Summer is here, but you can tell it’s been a late season. It’s taken a lot longer for the fish to get on the chew than last year, but with some better water temperatures now, our iconic Victorian summer species such as snapper, gummy shark and whiting are all on the chew.
It’s amazing that last month the water temperatures had just reached around 14.5°C and a month later we aren’t seeing much higher temperatures. Some days we’re seeing 17°C and other days the high 14°C. This is mainly due to the cold fronts and strong southwesterlies we keep getting that haven’t allowed that water to warm up completely. It keeps getting cooled back down.
The snapper are here and in big numbers, but we haven’t seen big numbers caught, largely because anglers haven’t been able to get out every day. Also, colder than average water temperatures have made the bite times short lived.
The whiting season so far has been nothing short of sensational. The whiting are big, averaging 38cm and up to 43cm. The best baits have been pipis and squid strips, and the usual whiting spots in the Port Albert Channel and Drum channel has been producing the most fish. The optimum depths have been from 4-9m of water and both tides are fishing equally well, as long as there are good amounts of current.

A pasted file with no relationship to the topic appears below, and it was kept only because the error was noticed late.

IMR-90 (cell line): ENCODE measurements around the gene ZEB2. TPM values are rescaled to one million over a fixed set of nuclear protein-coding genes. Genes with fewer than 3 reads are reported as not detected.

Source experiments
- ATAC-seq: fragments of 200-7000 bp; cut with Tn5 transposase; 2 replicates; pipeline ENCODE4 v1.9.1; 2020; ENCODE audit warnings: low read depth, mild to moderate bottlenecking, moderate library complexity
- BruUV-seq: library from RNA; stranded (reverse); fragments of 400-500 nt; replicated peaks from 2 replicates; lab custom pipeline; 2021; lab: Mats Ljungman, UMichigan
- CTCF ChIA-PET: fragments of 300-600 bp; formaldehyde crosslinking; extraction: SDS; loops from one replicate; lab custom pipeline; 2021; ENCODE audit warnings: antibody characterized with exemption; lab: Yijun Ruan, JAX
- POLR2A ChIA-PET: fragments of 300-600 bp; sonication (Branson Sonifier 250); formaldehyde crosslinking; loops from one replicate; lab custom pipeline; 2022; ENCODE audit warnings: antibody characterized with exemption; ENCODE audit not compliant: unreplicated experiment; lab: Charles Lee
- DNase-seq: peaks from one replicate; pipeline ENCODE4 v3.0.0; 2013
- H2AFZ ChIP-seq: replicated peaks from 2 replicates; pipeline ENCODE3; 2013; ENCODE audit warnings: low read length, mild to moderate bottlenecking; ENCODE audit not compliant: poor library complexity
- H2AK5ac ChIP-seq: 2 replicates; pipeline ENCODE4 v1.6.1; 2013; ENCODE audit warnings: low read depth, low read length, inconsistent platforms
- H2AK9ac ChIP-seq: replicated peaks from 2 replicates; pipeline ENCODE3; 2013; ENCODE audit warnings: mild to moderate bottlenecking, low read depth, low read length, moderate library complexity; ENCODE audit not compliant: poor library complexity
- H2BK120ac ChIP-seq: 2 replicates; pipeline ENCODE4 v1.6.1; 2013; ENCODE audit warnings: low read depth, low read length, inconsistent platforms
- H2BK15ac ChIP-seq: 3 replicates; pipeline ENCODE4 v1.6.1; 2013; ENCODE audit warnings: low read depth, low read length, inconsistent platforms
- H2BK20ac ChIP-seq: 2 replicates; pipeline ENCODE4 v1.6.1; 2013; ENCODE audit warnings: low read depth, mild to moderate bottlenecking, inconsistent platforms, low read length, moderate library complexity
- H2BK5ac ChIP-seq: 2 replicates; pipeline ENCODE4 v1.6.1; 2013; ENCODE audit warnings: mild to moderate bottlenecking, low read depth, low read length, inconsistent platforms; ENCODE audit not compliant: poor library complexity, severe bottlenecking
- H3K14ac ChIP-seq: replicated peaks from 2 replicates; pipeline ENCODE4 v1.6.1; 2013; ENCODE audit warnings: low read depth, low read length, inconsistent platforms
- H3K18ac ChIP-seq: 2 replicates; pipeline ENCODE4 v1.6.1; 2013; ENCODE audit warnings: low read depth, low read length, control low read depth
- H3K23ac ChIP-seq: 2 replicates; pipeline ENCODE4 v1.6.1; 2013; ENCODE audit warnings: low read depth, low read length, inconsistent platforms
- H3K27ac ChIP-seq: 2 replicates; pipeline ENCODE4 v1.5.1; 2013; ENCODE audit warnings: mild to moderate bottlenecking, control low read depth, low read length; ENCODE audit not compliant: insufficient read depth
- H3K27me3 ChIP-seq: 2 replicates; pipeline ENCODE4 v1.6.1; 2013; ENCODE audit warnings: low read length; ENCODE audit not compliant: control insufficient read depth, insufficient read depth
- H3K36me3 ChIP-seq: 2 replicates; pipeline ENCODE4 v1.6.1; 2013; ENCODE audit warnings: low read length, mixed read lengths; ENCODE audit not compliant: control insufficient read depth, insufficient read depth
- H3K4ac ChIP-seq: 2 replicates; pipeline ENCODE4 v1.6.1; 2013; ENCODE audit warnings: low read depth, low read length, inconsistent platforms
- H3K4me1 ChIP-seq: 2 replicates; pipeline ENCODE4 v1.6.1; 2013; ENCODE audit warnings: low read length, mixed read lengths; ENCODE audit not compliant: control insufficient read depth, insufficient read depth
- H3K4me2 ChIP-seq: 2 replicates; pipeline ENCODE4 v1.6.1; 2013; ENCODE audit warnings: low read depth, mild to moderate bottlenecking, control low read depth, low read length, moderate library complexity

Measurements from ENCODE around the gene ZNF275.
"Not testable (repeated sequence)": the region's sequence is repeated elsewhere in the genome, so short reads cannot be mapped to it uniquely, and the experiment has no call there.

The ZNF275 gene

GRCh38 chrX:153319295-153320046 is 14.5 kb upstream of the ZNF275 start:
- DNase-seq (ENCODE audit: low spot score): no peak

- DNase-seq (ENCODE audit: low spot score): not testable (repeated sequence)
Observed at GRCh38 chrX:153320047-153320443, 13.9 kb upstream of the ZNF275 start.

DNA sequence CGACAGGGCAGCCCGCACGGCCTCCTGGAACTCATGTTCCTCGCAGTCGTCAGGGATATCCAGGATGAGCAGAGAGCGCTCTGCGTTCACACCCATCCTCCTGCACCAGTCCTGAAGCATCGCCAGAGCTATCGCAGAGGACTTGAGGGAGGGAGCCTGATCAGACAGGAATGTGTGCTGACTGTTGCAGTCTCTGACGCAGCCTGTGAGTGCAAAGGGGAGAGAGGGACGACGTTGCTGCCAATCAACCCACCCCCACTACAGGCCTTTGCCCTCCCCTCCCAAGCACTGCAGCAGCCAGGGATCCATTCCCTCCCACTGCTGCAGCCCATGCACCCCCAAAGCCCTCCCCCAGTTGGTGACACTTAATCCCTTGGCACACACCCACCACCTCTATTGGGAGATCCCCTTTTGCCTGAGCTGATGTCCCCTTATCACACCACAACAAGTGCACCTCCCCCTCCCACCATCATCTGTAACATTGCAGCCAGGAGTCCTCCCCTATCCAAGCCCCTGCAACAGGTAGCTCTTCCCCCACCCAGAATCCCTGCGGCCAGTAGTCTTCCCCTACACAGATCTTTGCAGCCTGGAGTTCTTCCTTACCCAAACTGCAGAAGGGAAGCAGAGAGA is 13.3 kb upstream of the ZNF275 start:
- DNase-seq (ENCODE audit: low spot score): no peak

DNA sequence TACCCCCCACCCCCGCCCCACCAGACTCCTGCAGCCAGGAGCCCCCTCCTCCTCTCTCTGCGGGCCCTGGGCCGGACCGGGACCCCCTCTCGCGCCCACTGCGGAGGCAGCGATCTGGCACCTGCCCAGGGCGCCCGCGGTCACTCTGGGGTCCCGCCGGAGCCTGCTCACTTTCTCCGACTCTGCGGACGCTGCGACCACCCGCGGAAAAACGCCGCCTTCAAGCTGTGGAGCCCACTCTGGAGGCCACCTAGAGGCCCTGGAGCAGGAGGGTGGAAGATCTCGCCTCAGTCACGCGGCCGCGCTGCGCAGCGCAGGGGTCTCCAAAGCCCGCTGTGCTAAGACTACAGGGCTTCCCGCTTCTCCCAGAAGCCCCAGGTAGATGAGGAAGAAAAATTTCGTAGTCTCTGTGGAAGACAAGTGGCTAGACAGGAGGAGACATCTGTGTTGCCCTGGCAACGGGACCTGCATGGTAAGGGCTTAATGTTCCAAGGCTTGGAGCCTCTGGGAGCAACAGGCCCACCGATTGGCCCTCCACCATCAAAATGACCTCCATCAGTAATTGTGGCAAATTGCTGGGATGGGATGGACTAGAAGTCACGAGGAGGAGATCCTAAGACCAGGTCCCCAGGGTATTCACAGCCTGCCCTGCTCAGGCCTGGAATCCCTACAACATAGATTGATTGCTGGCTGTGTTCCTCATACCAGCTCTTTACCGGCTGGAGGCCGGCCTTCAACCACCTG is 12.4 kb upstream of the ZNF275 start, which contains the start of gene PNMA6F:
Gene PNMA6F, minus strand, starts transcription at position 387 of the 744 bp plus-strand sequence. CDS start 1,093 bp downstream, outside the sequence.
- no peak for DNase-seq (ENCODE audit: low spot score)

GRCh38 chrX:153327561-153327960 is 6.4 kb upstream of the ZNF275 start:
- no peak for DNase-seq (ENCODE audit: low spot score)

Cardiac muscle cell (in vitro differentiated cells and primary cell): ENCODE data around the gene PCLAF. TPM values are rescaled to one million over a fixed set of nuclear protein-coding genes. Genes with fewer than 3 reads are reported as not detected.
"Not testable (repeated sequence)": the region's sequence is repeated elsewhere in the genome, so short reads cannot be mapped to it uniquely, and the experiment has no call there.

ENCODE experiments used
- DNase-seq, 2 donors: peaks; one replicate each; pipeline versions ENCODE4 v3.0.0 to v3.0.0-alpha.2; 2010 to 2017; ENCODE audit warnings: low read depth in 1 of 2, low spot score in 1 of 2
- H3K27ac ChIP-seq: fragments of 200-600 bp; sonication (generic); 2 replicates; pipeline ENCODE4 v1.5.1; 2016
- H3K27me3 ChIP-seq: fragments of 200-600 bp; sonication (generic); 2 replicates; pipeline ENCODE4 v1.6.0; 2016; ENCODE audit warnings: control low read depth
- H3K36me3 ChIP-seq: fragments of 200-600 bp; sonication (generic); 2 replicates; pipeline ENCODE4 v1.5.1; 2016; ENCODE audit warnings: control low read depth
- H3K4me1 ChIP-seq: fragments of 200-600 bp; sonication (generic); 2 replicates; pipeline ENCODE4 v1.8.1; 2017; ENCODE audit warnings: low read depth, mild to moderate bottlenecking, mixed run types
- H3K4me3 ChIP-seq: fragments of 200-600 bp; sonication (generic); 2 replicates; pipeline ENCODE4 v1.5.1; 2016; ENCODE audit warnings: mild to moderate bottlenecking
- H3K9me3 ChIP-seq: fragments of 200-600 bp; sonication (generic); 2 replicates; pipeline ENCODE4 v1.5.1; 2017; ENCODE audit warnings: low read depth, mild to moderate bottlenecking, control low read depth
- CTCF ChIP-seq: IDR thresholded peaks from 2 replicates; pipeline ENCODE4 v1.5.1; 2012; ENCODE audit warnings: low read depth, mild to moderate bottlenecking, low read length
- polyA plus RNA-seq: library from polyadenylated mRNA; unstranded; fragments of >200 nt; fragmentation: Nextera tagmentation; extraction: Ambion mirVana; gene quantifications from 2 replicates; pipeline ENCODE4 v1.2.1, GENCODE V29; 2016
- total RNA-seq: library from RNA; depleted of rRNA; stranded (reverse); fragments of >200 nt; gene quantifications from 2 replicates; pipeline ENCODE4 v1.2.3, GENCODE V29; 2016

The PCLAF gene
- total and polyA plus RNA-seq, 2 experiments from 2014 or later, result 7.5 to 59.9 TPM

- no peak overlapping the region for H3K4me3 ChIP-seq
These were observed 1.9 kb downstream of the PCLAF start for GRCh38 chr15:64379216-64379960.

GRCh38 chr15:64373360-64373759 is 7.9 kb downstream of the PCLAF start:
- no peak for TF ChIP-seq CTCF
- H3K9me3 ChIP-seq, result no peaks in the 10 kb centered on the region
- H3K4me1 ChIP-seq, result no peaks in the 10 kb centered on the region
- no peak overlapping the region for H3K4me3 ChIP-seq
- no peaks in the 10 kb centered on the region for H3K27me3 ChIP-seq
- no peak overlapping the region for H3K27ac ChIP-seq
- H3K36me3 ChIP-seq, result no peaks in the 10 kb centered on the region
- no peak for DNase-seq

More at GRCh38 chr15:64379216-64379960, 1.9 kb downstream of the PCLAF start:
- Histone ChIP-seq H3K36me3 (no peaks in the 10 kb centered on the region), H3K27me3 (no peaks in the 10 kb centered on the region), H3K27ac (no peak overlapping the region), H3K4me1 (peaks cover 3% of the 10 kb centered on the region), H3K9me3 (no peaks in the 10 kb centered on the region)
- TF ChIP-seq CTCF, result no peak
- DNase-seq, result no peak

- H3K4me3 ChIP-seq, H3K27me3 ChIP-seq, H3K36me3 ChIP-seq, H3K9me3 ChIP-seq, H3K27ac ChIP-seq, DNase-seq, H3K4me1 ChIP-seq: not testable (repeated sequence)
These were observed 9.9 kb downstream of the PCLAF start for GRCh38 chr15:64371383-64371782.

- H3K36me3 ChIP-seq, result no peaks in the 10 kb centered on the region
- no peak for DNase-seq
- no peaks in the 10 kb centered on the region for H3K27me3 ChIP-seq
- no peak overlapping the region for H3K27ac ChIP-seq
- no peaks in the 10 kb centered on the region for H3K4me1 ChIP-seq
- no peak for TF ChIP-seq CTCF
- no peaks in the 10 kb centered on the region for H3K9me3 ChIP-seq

The snapper have just started firing and the prime times have still been an hour and a half either side of the tide. Pilchards and squid strips or heads produce the most snapper. Definitely use a running sinker rig, as these have produced all the big fish. Once the water hits 18°C and the pinkies move in, you’ll do very well with a paternoster rig as well. At night, the snapper have been moving into the shallows, especially during the run in tide.
At McLoughlins Beach, the entrance is running hard to the left now and is good in calm conditions, but be very careful when its rough, as there are waves breaking right along. Snapper have been a little quiet on the reefs still, due to water temperatures, but they should fire any day now. There have been some huge gummies caught out wide in 20-30m of water. Most anglers are anchoring and berleying for the fish. Thumpers of up to 20kg have been caught.
Out near the islands off Port Albert, the gummy sharks have been big and plentiful and are getting caught on the drift in 21m and out very wide in 38m as well. The 38m mark is also full of large flathead to 55cm as well, and they’re getting caught on the drift. Pinkies haven’t really started yet, because it’s been a late season and the water is still too cold, but it will happen soon.
Dave Johnson with a thumping big gummy shark caught offshore in 40m of water out from Port Albert.
The author caught this fantastic red of 80cm a few weeks ago, in the shallows at night. It was the last of the run off tide and the fish took a squid strip on a running rig.Reads: 216